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Denver steak The Denver steak: An American innovation

While discoveries in centuries-old industries are exceedingly rare, they do still occur from time to time.

Witness the Denver steak, a uniquely American, and rather “new” cut of meat that, if you are lucky, you can find on the menu at some of the best purveyors of meat across the country. (The Denver steak is also a part of this month’s ButcherBox for some subscribers.)

While the profession of “butcher” has been around likely as long as cattle have been domesticated — and the oldest butcher guild in England was founded in the tenth century — the Denver cut is less than a decade old.

So first, what exactly is a Denver steak?

The cut comes from the chuck roll, which is mostly muscular meat from the area that starts under the shoulder blade and continues to the ribs and backbone. Some common steaks that derive from this area include the ribeye and Delmonico steaks. More specifically, the Denver steak comes from the serratis ventralis section of the chuck underblade. Most of the meat in this area is tough and tends to be used for ground beef and stew meat. If it is cooked for other purposes, it often needs to be braised or roasted over long periods of time.

But the Denver steak is an exception to the tough beef from this part of a cow.

Getting at a Denver steak out of the chuck roll is a bit of an onerous process. It usually comes from a section that accounts for only eight total pounds of an average 25-pound chuck roll. The cut is a part of the muscle that is more flavorful, due to marbling, and more tender than the surrounding meat. This section of the shoulder underblade gets a lot of use, but the particular area that derives the Denver steak is one often used less and therefore has more fat, i.e., marbling. The challenge of making this often tear-shaped cut comes from separating the tough connective muscle tissue surrounding it.

It is a very rare — as in challenging to find — cut. In fact, before 2009, you couldn’t find a Denver steak at all. It didn’t exist.

(Note: The history on this steak is a bit confusing, as similar steaks appear in other cultures across the world. Their origin, too, is not always clear. For instance, the zabuton is an extremely rare cut of Wagyu steak found in Japan. The name, which in Japanese means “flat cushion,” refers to the shape it is often presented in. This cut is often sliced extremely thin and cooked for a very short period of time — like eight seconds. Similar cuts from the same region of a cow can be found throughout the world, yet, as far as I’ve found, few are promoted as a steak meant to be thrown on the grill and cooked. The key modifier in the previous sentence being “promoted,” as you will see below.)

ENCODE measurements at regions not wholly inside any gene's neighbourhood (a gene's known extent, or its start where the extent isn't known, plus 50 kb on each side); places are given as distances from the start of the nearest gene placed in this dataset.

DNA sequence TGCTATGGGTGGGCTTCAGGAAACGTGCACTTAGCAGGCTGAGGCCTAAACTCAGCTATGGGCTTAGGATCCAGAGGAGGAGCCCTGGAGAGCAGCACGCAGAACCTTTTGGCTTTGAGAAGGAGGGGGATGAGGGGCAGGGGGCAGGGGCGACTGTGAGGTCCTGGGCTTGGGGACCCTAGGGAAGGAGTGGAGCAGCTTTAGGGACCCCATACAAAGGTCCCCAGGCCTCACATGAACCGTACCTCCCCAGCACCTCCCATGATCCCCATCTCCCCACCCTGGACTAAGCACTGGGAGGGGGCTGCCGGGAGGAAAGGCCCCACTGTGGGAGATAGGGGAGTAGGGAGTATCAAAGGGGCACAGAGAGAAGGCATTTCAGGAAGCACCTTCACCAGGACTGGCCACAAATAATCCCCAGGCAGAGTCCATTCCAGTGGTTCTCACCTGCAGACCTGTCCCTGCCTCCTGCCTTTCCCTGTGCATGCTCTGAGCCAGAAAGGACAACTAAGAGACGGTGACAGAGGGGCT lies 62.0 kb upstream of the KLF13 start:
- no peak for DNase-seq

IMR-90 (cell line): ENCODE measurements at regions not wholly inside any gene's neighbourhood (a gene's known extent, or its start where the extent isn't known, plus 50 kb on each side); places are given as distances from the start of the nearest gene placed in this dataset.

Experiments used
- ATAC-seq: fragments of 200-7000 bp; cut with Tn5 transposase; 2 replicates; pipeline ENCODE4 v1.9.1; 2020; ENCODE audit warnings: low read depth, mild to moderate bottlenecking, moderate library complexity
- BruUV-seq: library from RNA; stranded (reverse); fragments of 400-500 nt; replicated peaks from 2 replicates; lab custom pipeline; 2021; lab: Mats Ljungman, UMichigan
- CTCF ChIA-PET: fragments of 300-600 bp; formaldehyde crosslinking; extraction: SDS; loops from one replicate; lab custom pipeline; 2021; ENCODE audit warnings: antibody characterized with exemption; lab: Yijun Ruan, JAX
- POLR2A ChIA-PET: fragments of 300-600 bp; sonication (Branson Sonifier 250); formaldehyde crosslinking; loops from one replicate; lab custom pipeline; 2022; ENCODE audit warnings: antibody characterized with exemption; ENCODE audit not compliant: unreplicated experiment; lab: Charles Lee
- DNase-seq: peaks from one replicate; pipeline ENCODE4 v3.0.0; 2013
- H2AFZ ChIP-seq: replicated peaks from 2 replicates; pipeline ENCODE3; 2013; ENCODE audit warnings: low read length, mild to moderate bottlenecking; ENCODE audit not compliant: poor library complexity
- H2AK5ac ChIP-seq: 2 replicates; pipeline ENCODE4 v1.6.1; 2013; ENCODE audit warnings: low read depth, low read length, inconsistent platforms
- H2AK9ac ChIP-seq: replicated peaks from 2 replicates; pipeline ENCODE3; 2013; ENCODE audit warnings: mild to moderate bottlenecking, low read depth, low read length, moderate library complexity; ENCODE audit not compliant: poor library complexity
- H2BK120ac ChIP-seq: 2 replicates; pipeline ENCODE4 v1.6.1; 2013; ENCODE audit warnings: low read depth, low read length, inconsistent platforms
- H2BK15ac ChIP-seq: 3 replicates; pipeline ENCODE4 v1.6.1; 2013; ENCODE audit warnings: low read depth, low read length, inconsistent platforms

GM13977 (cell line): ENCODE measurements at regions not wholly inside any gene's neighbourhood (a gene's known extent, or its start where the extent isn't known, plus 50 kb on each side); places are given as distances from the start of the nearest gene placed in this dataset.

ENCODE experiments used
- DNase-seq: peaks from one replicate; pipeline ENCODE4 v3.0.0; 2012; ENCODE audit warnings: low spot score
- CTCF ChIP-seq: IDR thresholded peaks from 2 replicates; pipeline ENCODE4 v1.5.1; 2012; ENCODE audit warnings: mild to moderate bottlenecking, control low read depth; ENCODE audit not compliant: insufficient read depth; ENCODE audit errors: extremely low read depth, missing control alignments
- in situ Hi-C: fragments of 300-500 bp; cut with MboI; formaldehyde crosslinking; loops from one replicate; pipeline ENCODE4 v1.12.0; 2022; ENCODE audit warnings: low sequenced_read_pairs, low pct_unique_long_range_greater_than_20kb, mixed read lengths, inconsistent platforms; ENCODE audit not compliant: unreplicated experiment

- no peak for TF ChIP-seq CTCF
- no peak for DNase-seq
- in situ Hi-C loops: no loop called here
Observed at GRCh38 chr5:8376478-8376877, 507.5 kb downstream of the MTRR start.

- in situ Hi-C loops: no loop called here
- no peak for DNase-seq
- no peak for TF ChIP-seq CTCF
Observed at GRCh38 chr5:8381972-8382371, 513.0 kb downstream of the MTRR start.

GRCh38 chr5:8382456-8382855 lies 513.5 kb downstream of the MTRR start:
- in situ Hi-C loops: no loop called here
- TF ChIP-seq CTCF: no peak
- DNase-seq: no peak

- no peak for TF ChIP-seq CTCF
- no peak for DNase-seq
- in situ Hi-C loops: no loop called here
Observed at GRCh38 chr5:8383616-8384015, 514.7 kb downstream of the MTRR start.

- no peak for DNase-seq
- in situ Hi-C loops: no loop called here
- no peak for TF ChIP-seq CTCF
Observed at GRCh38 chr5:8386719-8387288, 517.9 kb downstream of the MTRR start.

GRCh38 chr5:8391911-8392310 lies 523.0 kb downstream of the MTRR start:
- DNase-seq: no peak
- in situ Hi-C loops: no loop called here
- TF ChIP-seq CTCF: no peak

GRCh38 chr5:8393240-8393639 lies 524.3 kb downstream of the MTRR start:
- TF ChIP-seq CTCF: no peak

The Denver steak as we know it comes out of a project funded by the Cattleman’s Beef Board, the Beef Checkoff Program, a project whose goal is to identify and promote new and potentially more affordable cuts of meat. The Denver steak is the result of a research project from the 1990’s by meat-science professors at the University of Florida and the University of Nebraska.

The moniker “Denver steak” has no historical significance; it is not as if the cut is more popular in the Rocky Mountain foothills. It is actually the marketing brainchild of Beef Checkoff Program and was “unveiled” with the cut in 2009.

So, in more ways than one, the Denver steak, both an innovation and a bit of a marketing ploy, is a most American creation.

One last thing to know about the Denver steak: Among the thousands of cuts identified during the research project that led to the discovery of the cut, the Denver steak is the fourth most tender muscle section of a heifer, steer, or cow.

You will undoubtedly discover this once you take your first bite.

According to most  — but not all — chefs, the best way to cook a Denver steak is to do so rather quickly on a very hot grill. The key to a great Denver steak experience, however, is how you slice this particular cut.

As we’ve pointed out before, how you cut your steak can have a tremendous impact on taste and tenderness; cutting the wrong way and you will make a potentially delectable steak tough and less flavorful. This is especially true for a Denver steak which could be considered a cousin to other, better-known steaks to come out of the Beef Checkoff program such as the flat iron steak.

Like many other muscular cuts, the Denver steak should be cut against the grain for maximum taste and tenderness. Also, be careful not to overcook, something that is especially true with grass-fed steaks.

Now you know more about the cut, get out there an throw one on the grill and enjoy so good old-fashioned American ingenuity.


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